For solids and liquids to exist at all, gaseous species must have the inherent ability to attract one another strongly enough to condense into liquids and solids. Relatively low-molecular-mass materials can exist in all three states of matter, but polymers typically exist only as liquids and solids. This fact indicates that the total forces of attraction among polymer macromolecules are very strong indeed. Were one to attempt to evaporate a polymeric liquid or sublime a polymeric solid by lowering the pressure and raising the temperature, decomposition would occur well before any intact macromolecules could break free from the bulk liquid or solid to become independent gaseous species. Also, many solid polymers (including all cross-linked polymers) exhibit sufficiently strong intermolecular attractions that decomposition occurs before they can be melted. A review of these intermolecular forces of attraction is, therefore, in order.

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Adhesion and Energy-Curable Coatings
Issue 4, 2022

Adhesion, or lack of it, is one of the most critical attributes for most coatings, inks and, of course, adhesives themselves. While the concept of adhesion may sound simple, the details can be more complex. A key factor for most types of adhesive bonding is substrate wetting, which refers to whether the coating flows over the substrate or whether it “beads up.” If the coating or ink does not fully cover the surface of the substrate, then the adhesion will be limited by the diminished contact area. There are several ways a formulator can affect the wetting out of the formulation on the surface of the substrate. These methods can be summarized in the relationship between substrate surface energy and coating surface tension.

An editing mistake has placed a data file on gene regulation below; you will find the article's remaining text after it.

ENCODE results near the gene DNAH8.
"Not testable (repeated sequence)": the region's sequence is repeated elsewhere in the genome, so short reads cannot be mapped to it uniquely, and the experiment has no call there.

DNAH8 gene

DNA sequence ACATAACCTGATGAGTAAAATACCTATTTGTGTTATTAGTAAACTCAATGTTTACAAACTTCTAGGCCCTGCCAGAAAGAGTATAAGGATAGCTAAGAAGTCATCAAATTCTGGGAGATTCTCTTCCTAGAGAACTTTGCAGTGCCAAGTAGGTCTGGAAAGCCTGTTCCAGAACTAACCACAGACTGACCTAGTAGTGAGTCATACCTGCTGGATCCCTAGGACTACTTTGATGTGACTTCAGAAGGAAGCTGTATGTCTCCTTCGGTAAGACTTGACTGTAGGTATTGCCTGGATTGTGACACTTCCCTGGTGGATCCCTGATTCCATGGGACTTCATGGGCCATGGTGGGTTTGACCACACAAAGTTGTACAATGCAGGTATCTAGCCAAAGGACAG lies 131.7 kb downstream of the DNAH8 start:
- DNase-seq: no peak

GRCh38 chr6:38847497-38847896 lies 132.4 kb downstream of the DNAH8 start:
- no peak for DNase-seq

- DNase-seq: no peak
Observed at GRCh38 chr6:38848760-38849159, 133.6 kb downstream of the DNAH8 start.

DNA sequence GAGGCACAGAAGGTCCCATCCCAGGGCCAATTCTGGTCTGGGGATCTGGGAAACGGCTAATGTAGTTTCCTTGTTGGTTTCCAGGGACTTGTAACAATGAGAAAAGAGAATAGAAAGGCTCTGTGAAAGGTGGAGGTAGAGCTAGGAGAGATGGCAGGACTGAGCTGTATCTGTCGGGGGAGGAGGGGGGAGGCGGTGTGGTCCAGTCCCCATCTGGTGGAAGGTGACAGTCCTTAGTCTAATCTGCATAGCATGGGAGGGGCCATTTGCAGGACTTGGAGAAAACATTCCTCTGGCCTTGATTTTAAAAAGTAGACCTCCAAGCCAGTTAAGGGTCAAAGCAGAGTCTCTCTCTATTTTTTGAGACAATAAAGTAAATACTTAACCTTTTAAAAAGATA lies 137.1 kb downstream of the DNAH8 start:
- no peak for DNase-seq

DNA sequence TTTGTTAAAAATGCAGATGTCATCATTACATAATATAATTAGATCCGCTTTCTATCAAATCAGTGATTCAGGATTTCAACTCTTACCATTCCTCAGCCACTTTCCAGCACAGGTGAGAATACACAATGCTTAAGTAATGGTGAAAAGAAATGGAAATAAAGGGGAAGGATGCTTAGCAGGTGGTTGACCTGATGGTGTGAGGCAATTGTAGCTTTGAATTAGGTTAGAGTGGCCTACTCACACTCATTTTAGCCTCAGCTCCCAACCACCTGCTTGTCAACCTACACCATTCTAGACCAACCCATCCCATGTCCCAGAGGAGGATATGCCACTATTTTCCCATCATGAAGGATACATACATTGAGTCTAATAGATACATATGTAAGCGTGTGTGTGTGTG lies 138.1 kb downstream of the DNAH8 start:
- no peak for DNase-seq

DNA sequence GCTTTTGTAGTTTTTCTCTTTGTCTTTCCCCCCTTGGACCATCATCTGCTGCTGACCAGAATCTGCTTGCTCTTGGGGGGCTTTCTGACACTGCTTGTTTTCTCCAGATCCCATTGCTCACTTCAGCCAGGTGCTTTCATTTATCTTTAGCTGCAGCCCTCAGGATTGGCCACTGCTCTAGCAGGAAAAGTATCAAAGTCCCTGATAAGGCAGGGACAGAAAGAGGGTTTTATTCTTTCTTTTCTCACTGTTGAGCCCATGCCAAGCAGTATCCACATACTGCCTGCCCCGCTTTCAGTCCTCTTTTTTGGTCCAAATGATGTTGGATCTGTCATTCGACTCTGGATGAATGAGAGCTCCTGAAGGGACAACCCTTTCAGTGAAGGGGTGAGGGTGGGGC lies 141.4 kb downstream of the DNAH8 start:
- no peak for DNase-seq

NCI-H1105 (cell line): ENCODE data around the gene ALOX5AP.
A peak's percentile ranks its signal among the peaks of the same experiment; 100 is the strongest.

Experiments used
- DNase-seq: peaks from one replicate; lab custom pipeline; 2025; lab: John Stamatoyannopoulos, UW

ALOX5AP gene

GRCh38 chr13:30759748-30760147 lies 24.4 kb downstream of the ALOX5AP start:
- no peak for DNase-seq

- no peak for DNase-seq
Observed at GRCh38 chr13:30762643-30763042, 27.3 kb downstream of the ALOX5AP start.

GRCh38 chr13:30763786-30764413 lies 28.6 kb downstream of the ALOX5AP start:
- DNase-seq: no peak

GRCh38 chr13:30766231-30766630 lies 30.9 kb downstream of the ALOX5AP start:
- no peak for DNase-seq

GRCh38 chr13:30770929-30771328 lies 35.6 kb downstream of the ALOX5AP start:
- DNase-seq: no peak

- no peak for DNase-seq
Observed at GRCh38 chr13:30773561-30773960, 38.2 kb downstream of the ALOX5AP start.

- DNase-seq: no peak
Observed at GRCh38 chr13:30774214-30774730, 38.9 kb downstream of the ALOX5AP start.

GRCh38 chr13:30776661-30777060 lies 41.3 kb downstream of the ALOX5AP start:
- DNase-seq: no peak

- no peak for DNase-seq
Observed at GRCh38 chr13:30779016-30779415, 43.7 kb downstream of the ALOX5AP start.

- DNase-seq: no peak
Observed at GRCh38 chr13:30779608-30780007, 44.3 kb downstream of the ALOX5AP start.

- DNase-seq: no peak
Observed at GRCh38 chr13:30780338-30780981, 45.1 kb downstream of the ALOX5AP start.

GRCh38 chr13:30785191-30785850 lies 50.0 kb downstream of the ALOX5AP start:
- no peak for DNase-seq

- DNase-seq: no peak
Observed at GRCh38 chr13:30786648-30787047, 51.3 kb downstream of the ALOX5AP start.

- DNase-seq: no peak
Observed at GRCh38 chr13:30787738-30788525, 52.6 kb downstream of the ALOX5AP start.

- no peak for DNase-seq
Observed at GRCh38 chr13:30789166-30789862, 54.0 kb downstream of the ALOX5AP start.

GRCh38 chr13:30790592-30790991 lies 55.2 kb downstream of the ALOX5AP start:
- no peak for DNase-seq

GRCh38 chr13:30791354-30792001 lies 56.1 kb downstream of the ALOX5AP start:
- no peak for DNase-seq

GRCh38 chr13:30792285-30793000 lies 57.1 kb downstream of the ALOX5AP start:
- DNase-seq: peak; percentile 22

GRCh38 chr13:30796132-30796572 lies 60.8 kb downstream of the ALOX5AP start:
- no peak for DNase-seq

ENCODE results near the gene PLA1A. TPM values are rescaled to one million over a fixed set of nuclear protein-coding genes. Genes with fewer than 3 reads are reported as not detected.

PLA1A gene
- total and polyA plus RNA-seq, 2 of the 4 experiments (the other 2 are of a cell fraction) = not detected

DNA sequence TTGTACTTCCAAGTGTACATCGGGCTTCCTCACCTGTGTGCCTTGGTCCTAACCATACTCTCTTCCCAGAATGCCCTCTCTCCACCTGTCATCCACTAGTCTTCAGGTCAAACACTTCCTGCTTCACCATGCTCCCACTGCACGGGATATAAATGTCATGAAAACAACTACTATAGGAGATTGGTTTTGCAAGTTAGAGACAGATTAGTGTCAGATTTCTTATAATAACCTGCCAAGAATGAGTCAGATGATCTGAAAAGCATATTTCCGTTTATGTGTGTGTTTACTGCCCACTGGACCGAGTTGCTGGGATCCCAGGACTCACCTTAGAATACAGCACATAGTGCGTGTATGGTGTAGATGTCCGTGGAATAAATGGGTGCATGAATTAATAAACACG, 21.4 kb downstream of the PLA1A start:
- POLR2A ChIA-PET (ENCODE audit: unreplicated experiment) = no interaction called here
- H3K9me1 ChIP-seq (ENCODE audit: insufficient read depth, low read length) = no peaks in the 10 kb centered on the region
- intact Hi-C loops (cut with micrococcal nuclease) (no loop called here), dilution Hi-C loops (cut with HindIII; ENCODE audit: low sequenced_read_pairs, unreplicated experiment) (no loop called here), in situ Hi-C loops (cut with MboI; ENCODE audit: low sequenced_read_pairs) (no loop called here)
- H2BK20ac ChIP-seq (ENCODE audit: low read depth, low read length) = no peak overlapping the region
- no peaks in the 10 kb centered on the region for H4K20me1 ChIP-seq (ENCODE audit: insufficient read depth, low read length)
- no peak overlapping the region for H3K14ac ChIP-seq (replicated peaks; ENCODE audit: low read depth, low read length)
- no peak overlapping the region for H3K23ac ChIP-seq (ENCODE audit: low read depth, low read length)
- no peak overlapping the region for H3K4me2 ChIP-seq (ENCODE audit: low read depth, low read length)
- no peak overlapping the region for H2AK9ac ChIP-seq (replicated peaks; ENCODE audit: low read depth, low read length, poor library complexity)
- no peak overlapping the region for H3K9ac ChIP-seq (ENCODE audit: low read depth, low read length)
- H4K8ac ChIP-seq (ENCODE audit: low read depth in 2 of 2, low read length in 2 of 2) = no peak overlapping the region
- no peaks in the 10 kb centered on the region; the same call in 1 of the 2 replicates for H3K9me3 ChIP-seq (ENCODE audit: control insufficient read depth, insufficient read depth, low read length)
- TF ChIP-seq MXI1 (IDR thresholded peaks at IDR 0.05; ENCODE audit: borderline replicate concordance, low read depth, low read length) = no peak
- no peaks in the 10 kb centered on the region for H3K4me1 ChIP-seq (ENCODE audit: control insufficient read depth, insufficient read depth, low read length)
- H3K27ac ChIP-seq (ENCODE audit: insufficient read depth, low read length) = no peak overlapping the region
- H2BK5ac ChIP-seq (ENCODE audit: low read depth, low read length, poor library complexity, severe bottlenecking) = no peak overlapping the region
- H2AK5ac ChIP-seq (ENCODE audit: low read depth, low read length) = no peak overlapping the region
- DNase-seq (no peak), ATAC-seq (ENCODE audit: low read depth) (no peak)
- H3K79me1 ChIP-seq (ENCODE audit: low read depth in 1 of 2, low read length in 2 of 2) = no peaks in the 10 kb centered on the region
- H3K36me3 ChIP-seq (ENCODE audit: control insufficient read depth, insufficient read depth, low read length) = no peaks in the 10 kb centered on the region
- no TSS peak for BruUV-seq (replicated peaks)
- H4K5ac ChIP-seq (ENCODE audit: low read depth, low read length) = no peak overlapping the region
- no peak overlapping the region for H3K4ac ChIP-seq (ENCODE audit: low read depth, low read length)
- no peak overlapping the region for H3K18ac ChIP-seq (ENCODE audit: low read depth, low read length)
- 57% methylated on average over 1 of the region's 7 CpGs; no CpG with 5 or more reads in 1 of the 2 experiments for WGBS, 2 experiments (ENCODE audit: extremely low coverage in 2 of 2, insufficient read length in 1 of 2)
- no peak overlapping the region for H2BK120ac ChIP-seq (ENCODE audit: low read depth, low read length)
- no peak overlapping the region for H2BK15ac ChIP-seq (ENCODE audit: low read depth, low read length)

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Intermolecular Attractive Forces: The Key to Understanding Polymer Properties, Part 2
Issue 1, 2022

In this edition of “Professor’s Corner,” a discussion of Intermolecular Attractive Forces is continued. In Part 11, the subject was introduced, and London Dispersion Forces (LDFs) were discussed. These are the forces of attraction exhibited by all atomic, ionic or molecular materials, even those that are completely non-polar. In this edition, we will look at the attractive forces present in polymers that are polar – those that have a permanent charge separation within the macromolecules. These attractive forces are known as “dipole-dipole attractions.” The negative end of one dipole is attracted to the positive end of another. These attractions can be between polar groups on separate molecules or, in the case of polymers, they can be intramolecular due to the long chains folding back on themselves.

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Technical Questions?

What are your technical questions about polymer science, photopolymerization or other topics concerning the chemistry and technology of UV/EB polymerization? Please submit your questions or comments via e-mail to Dianna Brodine, vice president, Editorial, Peterson Media Group, at or to Professor Byron Christmas at

Byron K. Christmas, Ph.D.
Professor of Chemistry, Emeritus
University of Houston-Downtown